Wollongong councillor Bede Crasnich doesn’t want to be a big cat cynic.
The stories of a panther, or panthers, roaming the Illawarra escarpment captured his imagination years ago.
He’s read all the newspaper articles on the topic.
And he has spent many hours searching online for convincing photographs or reading about the intriguing theories of escaped circus animals or war-time mascots.
But the bottom line is: he’s just not buying it.
“There are some pictures you’ll see online which look convincing, but physical proof?” Cr Crasnich said.
“If you want proof kangaroos exist, you find their bodies. If you want proof deer exist, you find their bodies.
“Why is it, after 80 years of big cat sightings, we have not found a single bit of physical evidence?”
What Cr Crasnich will buy, is proof.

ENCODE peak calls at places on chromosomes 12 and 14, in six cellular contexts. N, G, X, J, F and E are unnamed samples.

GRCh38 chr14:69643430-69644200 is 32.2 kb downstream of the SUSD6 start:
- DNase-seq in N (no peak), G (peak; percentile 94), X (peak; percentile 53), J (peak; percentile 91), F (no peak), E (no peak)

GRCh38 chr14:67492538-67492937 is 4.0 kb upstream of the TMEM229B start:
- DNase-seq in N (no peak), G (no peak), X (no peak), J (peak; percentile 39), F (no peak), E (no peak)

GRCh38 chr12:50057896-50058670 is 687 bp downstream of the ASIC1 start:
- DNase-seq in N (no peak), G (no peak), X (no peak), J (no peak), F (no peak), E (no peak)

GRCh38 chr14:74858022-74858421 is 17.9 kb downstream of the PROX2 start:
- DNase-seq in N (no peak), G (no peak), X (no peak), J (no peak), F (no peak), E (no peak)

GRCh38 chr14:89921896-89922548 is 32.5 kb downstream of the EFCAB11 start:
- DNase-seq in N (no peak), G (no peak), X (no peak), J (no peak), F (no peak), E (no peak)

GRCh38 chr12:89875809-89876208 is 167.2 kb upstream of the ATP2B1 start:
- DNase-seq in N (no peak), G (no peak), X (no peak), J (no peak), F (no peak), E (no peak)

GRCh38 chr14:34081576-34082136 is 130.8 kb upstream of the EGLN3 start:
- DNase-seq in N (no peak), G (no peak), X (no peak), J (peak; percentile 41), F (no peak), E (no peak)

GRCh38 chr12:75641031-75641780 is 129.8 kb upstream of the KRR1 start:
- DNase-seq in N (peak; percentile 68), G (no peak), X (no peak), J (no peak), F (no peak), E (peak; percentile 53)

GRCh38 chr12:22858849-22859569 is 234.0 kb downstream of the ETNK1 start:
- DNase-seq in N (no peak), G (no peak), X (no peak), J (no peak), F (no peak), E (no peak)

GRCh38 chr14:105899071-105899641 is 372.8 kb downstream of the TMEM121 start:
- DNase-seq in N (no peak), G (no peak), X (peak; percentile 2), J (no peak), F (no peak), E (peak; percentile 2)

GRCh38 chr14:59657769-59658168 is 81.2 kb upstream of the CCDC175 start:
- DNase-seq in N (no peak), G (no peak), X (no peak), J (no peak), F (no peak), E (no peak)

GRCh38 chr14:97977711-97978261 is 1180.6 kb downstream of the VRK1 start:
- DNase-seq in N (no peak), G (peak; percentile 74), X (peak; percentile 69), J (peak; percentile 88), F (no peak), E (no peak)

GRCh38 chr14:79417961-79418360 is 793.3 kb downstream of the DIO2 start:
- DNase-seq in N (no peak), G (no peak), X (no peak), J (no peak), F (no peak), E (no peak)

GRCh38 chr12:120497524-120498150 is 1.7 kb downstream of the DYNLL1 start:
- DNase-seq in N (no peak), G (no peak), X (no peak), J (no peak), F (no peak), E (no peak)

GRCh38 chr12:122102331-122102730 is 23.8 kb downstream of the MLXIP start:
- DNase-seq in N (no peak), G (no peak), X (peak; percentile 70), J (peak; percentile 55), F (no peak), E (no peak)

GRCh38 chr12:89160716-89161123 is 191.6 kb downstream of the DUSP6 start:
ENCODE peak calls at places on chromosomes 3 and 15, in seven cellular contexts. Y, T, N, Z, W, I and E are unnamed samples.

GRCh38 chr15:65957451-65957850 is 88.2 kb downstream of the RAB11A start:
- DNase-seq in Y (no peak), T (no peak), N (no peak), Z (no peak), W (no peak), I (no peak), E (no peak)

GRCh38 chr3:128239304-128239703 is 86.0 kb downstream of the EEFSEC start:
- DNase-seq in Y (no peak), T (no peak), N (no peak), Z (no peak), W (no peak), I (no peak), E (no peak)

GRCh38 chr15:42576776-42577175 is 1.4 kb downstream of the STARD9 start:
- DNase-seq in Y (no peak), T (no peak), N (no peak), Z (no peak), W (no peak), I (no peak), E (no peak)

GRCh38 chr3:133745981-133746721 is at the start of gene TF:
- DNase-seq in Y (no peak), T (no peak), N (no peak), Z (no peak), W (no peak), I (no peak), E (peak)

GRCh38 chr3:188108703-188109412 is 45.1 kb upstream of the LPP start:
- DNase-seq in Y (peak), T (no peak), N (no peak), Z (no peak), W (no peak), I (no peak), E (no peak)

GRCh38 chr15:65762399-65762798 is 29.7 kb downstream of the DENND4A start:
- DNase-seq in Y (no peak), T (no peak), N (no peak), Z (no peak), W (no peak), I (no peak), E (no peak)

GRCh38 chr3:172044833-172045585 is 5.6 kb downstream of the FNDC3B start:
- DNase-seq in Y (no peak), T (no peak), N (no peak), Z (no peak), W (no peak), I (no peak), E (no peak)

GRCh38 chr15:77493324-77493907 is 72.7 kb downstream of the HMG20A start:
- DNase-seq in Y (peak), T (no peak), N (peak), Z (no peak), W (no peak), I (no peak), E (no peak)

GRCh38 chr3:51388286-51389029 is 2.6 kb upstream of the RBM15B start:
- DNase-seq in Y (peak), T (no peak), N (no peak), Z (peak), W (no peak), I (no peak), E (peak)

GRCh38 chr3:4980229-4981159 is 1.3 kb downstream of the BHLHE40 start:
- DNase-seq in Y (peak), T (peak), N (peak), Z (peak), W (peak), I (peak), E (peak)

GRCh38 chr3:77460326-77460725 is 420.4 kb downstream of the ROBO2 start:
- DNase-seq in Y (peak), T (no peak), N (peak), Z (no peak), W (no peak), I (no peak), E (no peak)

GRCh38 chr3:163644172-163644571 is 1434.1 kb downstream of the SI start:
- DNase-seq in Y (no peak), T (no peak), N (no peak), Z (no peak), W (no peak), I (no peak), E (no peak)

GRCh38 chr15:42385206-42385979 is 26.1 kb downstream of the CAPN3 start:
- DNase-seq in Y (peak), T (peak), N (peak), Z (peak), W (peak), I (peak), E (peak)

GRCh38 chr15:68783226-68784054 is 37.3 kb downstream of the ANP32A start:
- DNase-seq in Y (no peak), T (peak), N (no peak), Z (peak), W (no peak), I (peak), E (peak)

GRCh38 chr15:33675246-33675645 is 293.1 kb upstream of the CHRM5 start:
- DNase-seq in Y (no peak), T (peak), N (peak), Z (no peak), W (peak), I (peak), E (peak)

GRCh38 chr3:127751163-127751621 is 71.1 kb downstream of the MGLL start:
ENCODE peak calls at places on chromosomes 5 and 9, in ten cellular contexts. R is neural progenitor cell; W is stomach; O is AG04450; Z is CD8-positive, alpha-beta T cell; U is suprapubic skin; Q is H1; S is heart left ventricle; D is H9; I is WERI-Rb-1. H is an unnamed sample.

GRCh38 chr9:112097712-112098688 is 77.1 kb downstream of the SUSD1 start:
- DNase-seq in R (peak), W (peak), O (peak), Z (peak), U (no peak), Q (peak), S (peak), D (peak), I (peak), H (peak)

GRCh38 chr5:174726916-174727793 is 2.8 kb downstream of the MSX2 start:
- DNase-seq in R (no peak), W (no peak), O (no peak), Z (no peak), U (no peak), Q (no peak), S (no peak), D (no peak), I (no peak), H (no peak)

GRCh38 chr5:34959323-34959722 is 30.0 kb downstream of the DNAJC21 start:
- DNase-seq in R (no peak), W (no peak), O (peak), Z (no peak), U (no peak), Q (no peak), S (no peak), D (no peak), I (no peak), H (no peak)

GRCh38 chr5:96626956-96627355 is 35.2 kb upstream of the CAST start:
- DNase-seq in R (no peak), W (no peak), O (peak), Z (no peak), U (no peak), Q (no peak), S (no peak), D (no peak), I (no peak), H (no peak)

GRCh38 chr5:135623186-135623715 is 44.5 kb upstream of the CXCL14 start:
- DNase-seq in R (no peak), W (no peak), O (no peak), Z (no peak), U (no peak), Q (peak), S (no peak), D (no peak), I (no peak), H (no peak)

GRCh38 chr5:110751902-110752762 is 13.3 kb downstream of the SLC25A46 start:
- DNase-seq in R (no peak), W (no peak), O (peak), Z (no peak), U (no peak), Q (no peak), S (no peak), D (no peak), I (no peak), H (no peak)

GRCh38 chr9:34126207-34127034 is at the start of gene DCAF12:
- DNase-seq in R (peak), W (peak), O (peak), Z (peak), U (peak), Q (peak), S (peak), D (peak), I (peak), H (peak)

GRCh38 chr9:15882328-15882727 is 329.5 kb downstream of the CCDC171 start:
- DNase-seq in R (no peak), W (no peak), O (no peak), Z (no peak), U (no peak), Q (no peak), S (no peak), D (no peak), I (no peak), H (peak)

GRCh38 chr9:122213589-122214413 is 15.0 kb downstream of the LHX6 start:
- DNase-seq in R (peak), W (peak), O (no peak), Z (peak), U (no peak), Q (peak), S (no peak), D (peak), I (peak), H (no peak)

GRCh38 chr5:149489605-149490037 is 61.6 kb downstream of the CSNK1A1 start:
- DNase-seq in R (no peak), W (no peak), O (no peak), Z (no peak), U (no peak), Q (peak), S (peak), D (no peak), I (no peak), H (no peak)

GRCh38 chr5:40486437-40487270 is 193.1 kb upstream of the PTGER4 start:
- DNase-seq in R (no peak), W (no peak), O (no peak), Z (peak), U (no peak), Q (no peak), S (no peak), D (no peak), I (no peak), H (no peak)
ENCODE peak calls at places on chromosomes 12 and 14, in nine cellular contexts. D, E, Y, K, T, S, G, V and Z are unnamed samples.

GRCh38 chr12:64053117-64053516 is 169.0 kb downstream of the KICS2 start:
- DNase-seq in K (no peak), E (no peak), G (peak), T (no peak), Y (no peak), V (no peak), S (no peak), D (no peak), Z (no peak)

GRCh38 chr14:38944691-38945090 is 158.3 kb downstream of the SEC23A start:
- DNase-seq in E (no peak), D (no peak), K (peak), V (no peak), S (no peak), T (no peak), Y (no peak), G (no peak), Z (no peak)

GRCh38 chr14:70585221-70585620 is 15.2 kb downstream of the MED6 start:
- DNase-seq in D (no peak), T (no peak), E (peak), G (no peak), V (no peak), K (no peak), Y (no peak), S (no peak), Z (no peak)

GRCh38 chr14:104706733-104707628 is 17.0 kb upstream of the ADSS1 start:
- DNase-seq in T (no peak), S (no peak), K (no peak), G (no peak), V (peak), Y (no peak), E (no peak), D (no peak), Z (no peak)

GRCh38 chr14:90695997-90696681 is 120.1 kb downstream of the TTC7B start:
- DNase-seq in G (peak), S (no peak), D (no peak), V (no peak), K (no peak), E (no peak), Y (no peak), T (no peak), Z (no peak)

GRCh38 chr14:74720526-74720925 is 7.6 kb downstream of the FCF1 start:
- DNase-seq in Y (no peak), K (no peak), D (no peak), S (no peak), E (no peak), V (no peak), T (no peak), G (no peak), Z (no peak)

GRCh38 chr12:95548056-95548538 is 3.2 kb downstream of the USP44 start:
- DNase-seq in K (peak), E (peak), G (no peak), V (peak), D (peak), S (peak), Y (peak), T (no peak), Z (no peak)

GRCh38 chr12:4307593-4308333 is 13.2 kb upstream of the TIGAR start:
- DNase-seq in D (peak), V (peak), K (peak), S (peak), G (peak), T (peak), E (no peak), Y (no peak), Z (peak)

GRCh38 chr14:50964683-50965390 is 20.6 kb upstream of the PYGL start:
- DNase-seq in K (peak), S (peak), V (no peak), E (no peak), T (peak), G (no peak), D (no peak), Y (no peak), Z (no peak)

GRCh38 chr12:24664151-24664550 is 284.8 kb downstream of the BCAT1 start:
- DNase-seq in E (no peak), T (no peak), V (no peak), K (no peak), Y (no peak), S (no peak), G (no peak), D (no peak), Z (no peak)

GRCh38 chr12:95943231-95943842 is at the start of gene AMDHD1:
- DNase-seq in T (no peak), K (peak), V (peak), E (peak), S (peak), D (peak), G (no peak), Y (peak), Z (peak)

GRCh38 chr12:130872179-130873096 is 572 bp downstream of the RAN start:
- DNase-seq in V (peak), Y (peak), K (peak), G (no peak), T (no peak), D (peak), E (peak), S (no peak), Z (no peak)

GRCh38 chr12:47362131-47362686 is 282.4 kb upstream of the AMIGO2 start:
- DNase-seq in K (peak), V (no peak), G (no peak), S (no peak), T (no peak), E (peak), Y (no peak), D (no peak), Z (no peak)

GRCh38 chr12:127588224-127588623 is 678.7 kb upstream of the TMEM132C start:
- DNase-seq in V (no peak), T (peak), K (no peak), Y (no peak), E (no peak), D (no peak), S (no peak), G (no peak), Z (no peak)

He’s offered to pay $5000 to anyone who can show him an Illawarra-caught panther.
“Why is it, after 80 years of big cat sightings, we have not found a single bit of physical evidence?”Bede Crasnich
The big cat must be captured alive, and must be unharmed, he stresses.
And he’ll only cough up the cash for a proper panther.
“It has to be a jungle cat. It has to have cougar, panther or any sort of exotic at in its genome,” he said.
“If it’s just a big feral cat that’s gone through a bit of living I’m not interested.
“I want tests done before I’ll part with cash.”
A photograph of an eight-centimetre paw print is the latest ‘sighting’ to rouse the big cat legend, in turn setting off a wave of reported sightings.
An Appin man, John Geragotellis, noticed the print off Austinmer’s Buttonshaw Drive on Easter Monday.
His photograph piqued the interest of former Australia Zoo big cat handler Vaughan King, founder of the recently formed Australian Big Cat Research group.
Mr King visited the Illawarra last month to search for further signs of the print’s creator. He found nothing, but has vowed to return the the sighting “hotspot” with his own cameras.
He will have to produce very convincing images to sway the disenchanted Cr Crasnich.
“What I think it is, is really large, feral cats, that from a distance look like jungle cats,” he said.
“You want [the legend] to be real, more than it is.”